I know a man, for instance, who does his career planning by imagining himself successful in a new venture, and then being interviewed about his success. “How did you get into the oil business?” asks the admiring imaginary reporter. “Well,” says my friend, “the world runs on oil, but in 1982 the oil industry was in trauma, so I figured it was a good time to buy...”
 
By the time the interview is over, he has explained to himself just what is involved in the project. If he goes ahead, the story he told the reporter is his plan.
 
Used in this way, the imagination is a tool for thinking about things that are not – or not yet – real. This type of speculative thinking is not to be confused with random fantasy about winning a lottery, for instance. The difference is discipline, the ability to set out a hypothetical situation and then trace its pitfalls and opportunities relentlessly. What if the price of oil crashes? Could it crash? On the other hand, what if some fresh ayatollah took over Saudi Arabia, denying the West access to the world's largest reserves of oil? The price of oil would soar. What are the chances of success? Of failure? Am I gambling on unknown factors, or making an informed judgment about the future?
 
Some people do the same thing with computers, calling it simulation. No matter: It's the same thing. The computer can only manipulate the possibilities punched in by the operator – the possibilities the operator has imagined. All such simulations have a large element of play in them. There is not as much difference as one might think between “running an econometric model” and playing any other video game.
 
This is not to scorn computer modelling, but only to say that certain lines of work melt into imaginative play. Writing a novel is a lovely form of play, though the result is oddly called a “work”; and a playwright, even more oddly, is literally “one who works a play.” Successful speculators in the stock market are highly imaginative people whose models of the future are accurate enough to bet on – which is why “playing the market” is a poetically apt phrase.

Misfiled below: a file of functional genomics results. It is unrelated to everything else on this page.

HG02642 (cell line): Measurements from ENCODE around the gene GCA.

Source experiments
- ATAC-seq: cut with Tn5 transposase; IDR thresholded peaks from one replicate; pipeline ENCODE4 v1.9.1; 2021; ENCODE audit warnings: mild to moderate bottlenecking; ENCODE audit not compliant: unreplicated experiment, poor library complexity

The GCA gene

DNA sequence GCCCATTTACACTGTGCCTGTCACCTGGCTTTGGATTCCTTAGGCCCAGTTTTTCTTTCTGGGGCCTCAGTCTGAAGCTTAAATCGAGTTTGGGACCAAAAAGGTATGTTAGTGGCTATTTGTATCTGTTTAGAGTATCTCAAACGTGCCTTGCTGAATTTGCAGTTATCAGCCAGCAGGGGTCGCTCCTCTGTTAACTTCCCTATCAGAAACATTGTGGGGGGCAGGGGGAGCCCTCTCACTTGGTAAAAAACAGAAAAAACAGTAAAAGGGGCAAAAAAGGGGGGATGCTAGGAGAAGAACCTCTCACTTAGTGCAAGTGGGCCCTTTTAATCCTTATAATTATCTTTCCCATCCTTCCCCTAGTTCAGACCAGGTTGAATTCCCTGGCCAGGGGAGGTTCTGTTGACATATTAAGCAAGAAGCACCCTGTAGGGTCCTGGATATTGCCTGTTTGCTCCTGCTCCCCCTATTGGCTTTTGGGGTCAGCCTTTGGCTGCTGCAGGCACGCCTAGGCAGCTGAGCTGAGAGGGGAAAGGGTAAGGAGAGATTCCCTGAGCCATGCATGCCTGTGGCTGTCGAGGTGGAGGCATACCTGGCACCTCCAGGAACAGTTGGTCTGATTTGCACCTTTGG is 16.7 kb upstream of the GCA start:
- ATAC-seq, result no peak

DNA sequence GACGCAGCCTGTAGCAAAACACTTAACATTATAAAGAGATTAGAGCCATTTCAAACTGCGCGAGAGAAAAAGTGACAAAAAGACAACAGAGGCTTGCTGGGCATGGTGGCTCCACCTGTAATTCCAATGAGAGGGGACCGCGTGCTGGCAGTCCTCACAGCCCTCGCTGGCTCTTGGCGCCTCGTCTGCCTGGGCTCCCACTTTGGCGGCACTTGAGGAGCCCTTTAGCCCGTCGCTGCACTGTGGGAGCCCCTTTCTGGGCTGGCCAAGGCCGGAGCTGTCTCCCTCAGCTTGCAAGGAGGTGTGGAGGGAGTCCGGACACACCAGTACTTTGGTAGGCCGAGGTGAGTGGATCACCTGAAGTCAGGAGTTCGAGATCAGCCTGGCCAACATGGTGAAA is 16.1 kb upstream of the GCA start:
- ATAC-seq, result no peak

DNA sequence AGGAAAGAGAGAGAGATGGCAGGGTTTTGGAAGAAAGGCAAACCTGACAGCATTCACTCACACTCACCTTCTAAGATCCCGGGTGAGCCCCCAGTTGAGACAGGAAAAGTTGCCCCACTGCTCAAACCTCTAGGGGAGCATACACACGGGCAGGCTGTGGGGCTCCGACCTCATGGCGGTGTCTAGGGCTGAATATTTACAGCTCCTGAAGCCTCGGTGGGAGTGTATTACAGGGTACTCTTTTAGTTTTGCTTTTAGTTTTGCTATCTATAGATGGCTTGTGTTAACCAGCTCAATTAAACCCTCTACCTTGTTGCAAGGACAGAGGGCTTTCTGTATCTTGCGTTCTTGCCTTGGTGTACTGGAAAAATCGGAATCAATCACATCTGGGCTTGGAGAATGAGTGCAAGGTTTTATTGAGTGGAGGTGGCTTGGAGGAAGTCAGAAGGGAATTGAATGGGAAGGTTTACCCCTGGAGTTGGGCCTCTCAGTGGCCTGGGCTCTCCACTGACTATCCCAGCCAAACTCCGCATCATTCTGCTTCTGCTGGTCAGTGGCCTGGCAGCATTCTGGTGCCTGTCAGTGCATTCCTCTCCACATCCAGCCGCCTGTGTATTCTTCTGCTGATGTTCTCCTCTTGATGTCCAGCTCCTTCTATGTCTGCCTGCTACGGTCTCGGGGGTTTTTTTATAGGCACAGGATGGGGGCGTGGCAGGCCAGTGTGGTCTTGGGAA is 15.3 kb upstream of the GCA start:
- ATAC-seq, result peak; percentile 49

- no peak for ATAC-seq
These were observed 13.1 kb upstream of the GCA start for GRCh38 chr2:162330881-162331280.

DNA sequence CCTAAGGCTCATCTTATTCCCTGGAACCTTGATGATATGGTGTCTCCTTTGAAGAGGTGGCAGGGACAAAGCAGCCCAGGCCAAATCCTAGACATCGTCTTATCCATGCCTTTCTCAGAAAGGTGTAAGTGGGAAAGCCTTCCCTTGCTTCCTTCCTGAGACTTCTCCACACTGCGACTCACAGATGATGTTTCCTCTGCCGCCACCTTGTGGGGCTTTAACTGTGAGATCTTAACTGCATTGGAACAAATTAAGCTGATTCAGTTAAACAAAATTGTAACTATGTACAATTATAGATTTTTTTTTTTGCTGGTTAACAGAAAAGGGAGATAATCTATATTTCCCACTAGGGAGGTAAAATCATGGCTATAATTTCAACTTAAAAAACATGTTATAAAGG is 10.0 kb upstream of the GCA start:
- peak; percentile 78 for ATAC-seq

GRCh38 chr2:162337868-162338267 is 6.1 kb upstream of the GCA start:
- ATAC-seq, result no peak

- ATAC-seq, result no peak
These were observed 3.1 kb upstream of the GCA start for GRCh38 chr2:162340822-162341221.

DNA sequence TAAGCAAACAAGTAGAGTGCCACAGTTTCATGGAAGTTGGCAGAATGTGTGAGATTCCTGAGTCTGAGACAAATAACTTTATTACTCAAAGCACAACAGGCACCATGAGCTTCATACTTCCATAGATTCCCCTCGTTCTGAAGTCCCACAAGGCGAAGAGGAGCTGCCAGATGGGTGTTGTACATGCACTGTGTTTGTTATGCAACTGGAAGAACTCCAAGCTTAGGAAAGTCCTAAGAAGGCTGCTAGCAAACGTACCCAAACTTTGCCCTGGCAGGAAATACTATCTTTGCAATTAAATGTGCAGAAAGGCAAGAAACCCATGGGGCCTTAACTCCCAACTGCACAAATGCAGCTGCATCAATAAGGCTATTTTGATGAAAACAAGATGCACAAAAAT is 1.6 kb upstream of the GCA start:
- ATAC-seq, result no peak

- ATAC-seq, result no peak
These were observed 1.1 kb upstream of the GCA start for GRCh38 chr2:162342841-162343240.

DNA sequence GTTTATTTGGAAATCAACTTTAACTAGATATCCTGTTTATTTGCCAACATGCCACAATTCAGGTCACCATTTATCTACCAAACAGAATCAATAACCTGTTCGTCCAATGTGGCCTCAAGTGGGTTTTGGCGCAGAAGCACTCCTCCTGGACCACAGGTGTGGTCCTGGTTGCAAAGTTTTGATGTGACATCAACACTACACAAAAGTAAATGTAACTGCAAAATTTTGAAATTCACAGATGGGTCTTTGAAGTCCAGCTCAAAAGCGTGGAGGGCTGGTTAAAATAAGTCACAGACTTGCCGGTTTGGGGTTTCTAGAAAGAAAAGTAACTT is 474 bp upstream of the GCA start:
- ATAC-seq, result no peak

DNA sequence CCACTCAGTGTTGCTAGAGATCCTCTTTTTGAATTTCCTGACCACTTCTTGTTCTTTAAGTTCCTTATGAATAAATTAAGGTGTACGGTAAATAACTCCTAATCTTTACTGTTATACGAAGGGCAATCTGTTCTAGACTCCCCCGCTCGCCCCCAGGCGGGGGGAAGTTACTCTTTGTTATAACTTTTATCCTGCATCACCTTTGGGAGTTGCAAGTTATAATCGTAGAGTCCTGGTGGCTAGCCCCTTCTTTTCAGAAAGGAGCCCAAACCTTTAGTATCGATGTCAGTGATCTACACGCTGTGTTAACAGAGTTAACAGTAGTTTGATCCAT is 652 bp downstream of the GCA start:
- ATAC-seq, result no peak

Playfulness goes with the imagination as salt fish goes with scruncheons – and our fear of the imagination is part of our disrespect for play. We are too serious and cynical to engage in games, however fruitful. Still, if any generation should have a cynical view of cynicism, it is ours. When we were children, everyone “knew” that home computers, laser beams, cloning, satellite communications, robots and space travel were idle speculations of science-fiction writers. We have lived to see every one of them, because some people had enough imagination to play seriously with such wild notions.
 
These developments suggest that imagination may be the central human quality, the thing in our makeup that allows us to create new realities. We imagine them, realize them – literally, make them real – and then move them out into time and space. Some moralists would say, of course, that what distinguishes man from beast is our moral sense, our ability to distinguish right from wrong. But a moral sense without an imagination is surely a mythical creature. Do unto others as you would have them do unto you, says the Golden Rule – which is to say, imagine yourself in another person's situation, and imagine how you would wish to be treated.
 
Samuel Taylor Coleridge, who imagined the Ancient Mariner, spent years of his life thinking about the imagination, and eventually concluded that it was “the living power and prime agent of all human perception” - the power that determines what we actually see and notice. There is a story that the Australian aborigines, when first confronted with the ships of Captain Cook, actually did not see them; they had never imagined such a thing, and therefore could not perceive it when it appeared.
 
But Coleridge went further still. He also considered the imagination to be “a repetition in the finite mind of the eternal act of creation in the infinite I am” – in other words, a smaller instance of the great act of imaginative creation that brought the universe itself into existence.
 
Which brings us back to Einstein, still racing through space on his beam of light. For Einstein was a deeply religious man who believed science to be an attempt to discover what he called “the secrets of the Old Man.” In perhaps the most famous scientific dispute of our time, he rejected quantum mechanics because it held that the law of cause and effect did not apply to subatomic particles. No, said Einstein, in a now-famous phrase, “I shall never believe that God plays dice with the world.” That is not a scientific statement. It is a statement of faith.
 
In 1938, Einstein wrote that the ideas of physics do not really describe the actual physical world, but only our experience of that world. He compared the universe to a watch, which scientists can observe from the outside but never truly penetrate. Their explanations about how the watch works are faithful to what they can see, but they cannot actually see the inner workings of the watch. So the findings of physics are finally “free creations of the human mind.”
 
Science itself is thus a brilliant work of the imagination. And that, I think, makes it possible to claim that the imagination really is the faculty that makes us human.
 
Let there be light. Let there be a man riding on the light. And let us understand the light for what it is: the divine spark that lets us see what cannot be seen, know what cannot be known, and create realities by the act of imagining them.
 
Even as we ourselves, perhaps, exist only in the imagination of our Creator.